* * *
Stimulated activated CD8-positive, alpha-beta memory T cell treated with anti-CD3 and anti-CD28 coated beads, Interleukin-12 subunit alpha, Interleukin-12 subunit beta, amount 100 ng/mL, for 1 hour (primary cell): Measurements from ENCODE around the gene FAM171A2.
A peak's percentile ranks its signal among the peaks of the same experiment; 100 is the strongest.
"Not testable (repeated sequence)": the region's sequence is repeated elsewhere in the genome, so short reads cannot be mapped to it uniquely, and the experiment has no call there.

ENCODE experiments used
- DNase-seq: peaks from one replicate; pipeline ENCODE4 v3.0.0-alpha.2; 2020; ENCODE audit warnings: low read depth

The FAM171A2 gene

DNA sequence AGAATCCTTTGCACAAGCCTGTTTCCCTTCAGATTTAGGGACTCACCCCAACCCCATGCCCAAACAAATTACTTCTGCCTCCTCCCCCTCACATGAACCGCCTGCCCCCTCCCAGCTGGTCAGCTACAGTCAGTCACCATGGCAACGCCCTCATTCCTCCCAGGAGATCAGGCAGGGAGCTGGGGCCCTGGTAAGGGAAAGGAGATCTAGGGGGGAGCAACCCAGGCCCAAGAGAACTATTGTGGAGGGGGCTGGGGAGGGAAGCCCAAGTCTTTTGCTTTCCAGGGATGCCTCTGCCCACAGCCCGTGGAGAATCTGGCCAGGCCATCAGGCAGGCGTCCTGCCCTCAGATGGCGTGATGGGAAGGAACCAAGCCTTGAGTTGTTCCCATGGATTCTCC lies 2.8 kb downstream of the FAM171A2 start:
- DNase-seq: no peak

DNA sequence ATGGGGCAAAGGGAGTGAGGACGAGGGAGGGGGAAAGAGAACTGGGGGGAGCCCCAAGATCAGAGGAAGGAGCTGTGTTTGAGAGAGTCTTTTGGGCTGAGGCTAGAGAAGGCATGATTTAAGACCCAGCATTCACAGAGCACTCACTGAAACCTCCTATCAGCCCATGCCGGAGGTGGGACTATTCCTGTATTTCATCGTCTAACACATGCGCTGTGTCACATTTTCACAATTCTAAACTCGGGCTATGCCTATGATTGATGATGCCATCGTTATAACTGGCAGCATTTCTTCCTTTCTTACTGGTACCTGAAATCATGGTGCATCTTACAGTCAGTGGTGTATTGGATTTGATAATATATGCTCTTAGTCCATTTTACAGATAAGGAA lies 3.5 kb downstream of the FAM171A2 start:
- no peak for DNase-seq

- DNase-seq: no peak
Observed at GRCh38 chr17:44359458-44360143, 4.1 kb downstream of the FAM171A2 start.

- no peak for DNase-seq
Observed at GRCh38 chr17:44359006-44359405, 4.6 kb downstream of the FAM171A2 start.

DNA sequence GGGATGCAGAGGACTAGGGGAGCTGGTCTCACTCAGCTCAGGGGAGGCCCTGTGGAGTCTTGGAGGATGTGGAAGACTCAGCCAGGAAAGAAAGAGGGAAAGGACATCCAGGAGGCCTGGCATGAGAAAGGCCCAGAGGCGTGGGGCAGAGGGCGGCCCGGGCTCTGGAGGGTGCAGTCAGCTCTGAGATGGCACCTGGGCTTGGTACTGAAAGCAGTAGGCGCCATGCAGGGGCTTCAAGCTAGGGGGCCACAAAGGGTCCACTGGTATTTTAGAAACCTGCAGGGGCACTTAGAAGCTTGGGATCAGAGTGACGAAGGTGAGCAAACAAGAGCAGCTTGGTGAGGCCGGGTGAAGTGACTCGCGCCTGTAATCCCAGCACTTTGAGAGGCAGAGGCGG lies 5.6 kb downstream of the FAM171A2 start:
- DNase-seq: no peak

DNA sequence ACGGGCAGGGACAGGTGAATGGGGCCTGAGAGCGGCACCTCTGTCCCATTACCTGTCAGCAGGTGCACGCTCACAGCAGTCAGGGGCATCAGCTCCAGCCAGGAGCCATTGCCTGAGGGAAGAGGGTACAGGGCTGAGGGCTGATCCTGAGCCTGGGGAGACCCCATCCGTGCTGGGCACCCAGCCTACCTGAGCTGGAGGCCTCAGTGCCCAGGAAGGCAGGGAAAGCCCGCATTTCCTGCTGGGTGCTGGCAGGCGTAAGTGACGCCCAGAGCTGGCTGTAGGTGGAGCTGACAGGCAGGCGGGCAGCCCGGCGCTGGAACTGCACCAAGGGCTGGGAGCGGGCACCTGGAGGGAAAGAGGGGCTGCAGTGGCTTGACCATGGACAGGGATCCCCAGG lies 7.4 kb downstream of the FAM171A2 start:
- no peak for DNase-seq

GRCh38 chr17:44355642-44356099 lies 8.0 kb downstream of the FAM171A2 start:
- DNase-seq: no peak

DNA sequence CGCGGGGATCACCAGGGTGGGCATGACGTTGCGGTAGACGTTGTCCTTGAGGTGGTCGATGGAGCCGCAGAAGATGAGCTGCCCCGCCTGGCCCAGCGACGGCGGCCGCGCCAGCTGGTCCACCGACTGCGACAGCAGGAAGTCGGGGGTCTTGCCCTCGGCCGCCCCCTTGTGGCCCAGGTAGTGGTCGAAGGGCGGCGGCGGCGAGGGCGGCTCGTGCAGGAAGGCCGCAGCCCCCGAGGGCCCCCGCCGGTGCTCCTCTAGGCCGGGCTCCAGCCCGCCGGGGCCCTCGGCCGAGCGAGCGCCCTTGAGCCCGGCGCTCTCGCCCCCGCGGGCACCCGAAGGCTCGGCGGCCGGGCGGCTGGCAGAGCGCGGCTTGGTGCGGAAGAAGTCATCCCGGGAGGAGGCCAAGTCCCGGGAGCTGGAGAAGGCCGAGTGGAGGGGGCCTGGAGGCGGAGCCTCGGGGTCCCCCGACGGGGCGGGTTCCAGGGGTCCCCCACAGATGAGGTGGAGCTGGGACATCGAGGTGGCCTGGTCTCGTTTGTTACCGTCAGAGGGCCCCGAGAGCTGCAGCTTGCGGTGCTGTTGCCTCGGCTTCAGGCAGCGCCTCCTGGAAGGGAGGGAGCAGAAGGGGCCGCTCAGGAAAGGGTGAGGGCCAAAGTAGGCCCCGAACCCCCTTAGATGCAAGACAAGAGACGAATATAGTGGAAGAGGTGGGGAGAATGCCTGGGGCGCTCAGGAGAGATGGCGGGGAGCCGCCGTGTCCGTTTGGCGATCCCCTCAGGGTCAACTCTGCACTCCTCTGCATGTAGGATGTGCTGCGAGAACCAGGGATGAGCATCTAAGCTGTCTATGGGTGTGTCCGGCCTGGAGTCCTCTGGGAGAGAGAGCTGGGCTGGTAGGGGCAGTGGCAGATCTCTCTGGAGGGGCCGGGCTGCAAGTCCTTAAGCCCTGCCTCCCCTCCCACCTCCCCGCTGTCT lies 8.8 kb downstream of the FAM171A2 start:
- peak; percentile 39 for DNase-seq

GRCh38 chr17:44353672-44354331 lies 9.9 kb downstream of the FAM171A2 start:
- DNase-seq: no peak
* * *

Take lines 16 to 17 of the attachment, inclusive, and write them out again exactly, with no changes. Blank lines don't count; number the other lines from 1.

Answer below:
- DNase-seq: no peak

DNA sequence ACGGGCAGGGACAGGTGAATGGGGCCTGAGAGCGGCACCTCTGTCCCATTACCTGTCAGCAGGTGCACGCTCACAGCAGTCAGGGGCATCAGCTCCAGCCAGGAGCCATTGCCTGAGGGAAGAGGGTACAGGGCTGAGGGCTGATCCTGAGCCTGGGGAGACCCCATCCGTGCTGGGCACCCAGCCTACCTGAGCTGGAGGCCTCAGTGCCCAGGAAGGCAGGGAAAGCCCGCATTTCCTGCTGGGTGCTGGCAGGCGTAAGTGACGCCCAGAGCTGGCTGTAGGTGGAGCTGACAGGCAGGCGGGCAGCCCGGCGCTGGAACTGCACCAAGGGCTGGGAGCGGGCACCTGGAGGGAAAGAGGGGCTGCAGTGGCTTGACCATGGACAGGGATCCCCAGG lies 7.4 kb downstream of the FAM171A2 start: